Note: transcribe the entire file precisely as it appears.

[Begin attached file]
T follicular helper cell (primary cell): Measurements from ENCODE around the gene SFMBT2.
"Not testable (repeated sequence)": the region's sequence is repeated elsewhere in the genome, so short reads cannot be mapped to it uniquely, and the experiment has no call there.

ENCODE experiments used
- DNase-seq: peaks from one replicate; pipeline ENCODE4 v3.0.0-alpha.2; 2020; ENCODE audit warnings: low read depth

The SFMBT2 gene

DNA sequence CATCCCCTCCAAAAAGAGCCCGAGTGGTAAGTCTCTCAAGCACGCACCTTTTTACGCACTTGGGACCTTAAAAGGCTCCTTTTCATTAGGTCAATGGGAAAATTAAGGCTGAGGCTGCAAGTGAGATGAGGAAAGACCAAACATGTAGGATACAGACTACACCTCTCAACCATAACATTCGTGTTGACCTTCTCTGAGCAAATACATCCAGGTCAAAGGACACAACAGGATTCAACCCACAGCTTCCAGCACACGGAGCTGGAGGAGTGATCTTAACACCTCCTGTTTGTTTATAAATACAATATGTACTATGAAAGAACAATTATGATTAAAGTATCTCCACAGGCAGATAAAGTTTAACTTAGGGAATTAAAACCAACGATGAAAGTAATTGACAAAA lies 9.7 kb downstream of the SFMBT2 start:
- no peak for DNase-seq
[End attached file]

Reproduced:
T follicular helper cell (primary cell): Measurements from ENCODE around the gene SFMBT2.
"Not testable (repeated sequence)": the region's sequence is repeated elsewhere in the genome, so short reads cannot be mapped to it uniquely, and the experiment has no call there.

ENCODE experiments used
- DNase-seq: peaks from one replicate; pipeline ENCODE4 v3.0.0-alpha.2; 2020; ENCODE audit warnings: low read depth

The SFMBT2 gene

DNA sequence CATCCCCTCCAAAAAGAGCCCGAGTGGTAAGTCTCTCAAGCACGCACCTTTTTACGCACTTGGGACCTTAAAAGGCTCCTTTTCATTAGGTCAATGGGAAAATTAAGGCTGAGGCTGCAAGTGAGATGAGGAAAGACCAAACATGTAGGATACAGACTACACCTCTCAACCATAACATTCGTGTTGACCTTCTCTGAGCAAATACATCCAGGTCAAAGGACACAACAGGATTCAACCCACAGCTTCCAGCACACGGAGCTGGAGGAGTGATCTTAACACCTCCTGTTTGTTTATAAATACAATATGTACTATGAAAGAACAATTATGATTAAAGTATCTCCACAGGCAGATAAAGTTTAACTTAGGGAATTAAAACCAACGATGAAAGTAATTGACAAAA lies 9.7 kb downstream of the SFMBT2 start:
- no peak for DNase-seq